What do you think is the biggest problem facing New Zealand and if you’re in government, what would you do about it?
Chris (65) Rotorua
There’s a few and they’re all connected. Poverty, particularly the number of children growing up in New Zealand without the basics; the state of our rivers and lakes; and climate change. It’s completely unacceptable to me that we have hundreds of thousands of kids growing up in poverty in New Zealand. The Green Party, in government, will start by ensuring that all parents have enough money to put food on the table and a roof over their children’s heads, and we will bring in rules that mean every house that is put up for rent is warm, safe and dry, and won’t make the people who live in them sick.
How do you take your cup of tea?
Jenny (73) Tauranga
Excellent question, Jenny! Strong, with milk, no sugar – after all, sugar’s bad for your teeth!
I have a chronic illness and am on the Supported Living Payment. I am able to live at home with my mum, but getting by on this benefit is hard. How would you make it easier for people like me to get by financially when we have to be on a benefit long-term?
Alisa Boock (33) Dunedin
The Green Party, as a priority, will raise all benefits by 20%, including yours. Our social welfare system needs to provide enough for people to get by on and, at the moment, it doesn’t. You’ll also be entitled to free off-peak public transport under our policy.
Why should we persuade our parents to vote for you?
Matthew (11) Auckland
If your parents want you to grow up in a country where all families have enough to get by on, where our rivers, lakes and birds are protected, and where everyone can live in a warm, safe, dry home, then they should vote for the Green Party.
Immigration is a hot issue this election. What is your policy regarding our increased migration rate and will you put measures in place to slow it down until infrastructure can support such an influx?
Lyn (53) Auckland
We want an immigration system that’s fair, respectful and treats people as people, not as economic units.
Why did you get into politics in the first place and if you were not a politician now, what would you be?
*Shirley (60) Orewa
I had an extended OE in London, working in the sustainability divisions of big companies. I loved the work I was doing, but I realised that there was a limit to how much I could do there – I knew that if I wanted to make substantive change, then politics was the best place to do it. If I wasn’t a politician, I think I’d still be working towards making life better for our people and planet – it’s what drives me.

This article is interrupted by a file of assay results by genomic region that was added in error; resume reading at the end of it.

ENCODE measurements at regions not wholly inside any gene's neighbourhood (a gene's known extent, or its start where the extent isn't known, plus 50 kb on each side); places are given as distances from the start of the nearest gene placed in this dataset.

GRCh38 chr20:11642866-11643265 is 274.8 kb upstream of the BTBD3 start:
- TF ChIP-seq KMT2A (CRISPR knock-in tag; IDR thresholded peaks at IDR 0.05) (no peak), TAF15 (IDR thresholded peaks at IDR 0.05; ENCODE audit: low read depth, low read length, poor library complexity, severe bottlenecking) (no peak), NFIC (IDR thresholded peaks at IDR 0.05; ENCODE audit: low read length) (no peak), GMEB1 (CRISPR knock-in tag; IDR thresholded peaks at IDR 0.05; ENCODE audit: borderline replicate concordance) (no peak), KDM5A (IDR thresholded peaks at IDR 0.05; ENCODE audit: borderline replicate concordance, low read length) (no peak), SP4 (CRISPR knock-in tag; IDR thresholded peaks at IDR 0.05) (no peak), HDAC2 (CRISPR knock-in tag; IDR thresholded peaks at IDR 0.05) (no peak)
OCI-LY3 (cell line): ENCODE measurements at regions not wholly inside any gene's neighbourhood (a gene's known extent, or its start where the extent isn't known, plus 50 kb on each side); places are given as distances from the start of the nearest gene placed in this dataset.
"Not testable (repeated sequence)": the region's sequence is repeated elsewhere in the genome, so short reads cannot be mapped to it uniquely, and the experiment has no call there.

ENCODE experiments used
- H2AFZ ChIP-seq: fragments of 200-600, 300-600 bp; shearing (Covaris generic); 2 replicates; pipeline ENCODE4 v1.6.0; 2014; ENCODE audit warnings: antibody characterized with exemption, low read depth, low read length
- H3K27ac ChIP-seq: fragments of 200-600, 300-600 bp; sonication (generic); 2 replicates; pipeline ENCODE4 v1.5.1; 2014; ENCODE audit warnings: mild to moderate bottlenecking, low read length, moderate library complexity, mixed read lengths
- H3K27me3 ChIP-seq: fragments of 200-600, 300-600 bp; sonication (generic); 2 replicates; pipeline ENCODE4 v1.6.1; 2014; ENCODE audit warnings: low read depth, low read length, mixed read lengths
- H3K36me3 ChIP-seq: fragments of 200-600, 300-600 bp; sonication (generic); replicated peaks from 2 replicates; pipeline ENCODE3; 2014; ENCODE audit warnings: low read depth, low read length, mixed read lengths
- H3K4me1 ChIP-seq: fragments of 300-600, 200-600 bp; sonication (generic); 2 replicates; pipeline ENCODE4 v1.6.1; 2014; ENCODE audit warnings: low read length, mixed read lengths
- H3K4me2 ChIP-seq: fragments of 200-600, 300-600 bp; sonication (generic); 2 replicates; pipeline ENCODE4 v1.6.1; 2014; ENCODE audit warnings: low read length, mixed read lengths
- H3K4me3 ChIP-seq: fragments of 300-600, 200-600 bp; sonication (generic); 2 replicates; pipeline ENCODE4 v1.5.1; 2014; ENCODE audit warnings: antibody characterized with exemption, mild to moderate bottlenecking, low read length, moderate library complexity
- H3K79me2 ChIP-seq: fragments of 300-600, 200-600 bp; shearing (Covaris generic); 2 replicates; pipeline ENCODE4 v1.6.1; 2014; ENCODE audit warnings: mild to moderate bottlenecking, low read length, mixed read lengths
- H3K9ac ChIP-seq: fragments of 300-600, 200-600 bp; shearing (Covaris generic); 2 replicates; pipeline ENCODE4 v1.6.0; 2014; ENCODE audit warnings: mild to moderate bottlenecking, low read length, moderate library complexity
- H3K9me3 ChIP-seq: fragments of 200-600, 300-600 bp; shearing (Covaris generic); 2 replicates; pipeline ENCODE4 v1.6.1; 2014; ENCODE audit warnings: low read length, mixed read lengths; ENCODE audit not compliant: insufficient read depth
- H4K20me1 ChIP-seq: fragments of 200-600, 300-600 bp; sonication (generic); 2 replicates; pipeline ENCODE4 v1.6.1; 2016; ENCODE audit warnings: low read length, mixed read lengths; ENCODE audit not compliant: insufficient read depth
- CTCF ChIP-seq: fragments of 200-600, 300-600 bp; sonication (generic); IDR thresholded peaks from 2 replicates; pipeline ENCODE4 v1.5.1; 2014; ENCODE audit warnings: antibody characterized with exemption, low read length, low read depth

What are the challenges of being a politician?
*Cole (13) Auckland
You never know what’s going to come up in the media on any given day – that can be challenging but also exciting.
How do you balance your career and your family?
Natalie (50) Wellington
I’m very fortunate that I have an extremely supportive and understanding wife, Annabel. We met in the middle of the 2011 election campaign and I asked her to marry me six months later.
Elections bring out a lot of negative comments and I would like to hear something positive. What is one positive quality you think the three other party leaders [Bill English, Jacinda Ardern and Winston Peters] would have if they were prime minister?
Angela (49) Auckland
I find Bill English’s values conservative and I don’t agree with him on everything, but I respect the fact he has them. Jacinda is great. She represents Labour’s core vision and values better than anybody. Winston can be quite charming.
You haven’t had the smoothest election campaign – what is your plan to win back the votes you’ve lost? Also, if you could implement just one of your environmental solutions, which would it be?
Our plan is to remind New Zealanders of the Green Party’s values and our vision for our country – clean rivers, an end to poverty, real leadership on climate change. If you want those things too, then vote for us. The one solution I would implement would be to stop the pollution of our rivers and lakes, and restore them to health so future generations can enjoy what we did as kids.
What makes you proud to be a New Zealander?
John (41) Dunedin
Like many Kiwis, I am proudest of our mountains, our forests and our beaches. I’ve been fortunate enough to have travelled all over the world, but there’s nothing quite like home.
**To hear from the other party leaders, click their name below: